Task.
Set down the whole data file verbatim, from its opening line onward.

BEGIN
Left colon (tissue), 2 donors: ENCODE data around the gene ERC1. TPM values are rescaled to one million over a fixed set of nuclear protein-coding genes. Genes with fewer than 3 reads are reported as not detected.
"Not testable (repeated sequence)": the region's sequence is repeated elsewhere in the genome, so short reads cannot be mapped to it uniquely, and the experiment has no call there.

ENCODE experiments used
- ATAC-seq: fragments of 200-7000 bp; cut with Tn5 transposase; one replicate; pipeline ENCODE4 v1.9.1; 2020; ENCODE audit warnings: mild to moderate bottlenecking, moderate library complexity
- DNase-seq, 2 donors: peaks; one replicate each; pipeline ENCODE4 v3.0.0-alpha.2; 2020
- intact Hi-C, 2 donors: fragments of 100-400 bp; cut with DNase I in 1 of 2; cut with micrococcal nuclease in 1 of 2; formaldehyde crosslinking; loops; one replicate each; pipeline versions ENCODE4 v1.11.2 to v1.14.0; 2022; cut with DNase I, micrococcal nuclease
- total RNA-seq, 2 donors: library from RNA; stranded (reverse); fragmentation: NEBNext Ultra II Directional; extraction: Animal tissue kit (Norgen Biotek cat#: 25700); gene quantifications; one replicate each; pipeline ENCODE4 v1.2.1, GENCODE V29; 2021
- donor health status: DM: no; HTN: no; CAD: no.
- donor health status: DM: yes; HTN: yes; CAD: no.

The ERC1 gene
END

Left colon (tissue), 2 donors: ENCODE data around the gene ERC1. TPM values are rescaled to one million over a fixed set of nuclear protein-coding genes. Genes with fewer than 3 reads are reported as not detected.
"Not testable (repeated sequence)": the region's sequence is repeated elsewhere in the genome, so short reads cannot be mapped to it uniquely, and the experiment has no call there.

ENCODE experiments used
- ATAC-seq: fragments of 200-7000 bp; cut with Tn5 transposase; one replicate; pipeline ENCODE4 v1.9.1; 2020; ENCODE audit warnings: mild to moderate bottlenecking, moderate library complexity
- DNase-seq, 2 donors: peaks; one replicate each; pipeline ENCODE4 v3.0.0-alpha.2; 2020
- intact Hi-C, 2 donors: fragments of 100-400 bp; cut with DNase I in 1 of 2; cut with micrococcal nuclease in 1 of 2; formaldehyde crosslinking; loops; one replicate each; pipeline versions ENCODE4 v1.11.2 to v1.14.0; 2022; cut with DNase I, micrococcal nuclease
- total RNA-seq, 2 donors: library from RNA; stranded (reverse); fragmentation: NEBNext Ultra II Directional; extraction: Animal tissue kit (Norgen Biotek cat#: 25700); gene quantifications; one replicate each; pipeline ENCODE4 v1.2.1, GENCODE V29; 2021
- donor health status: DM: no; HTN: no; CAD: no.
- donor health status: DM: yes; HTN: yes; CAD: no.

The ERC1 gene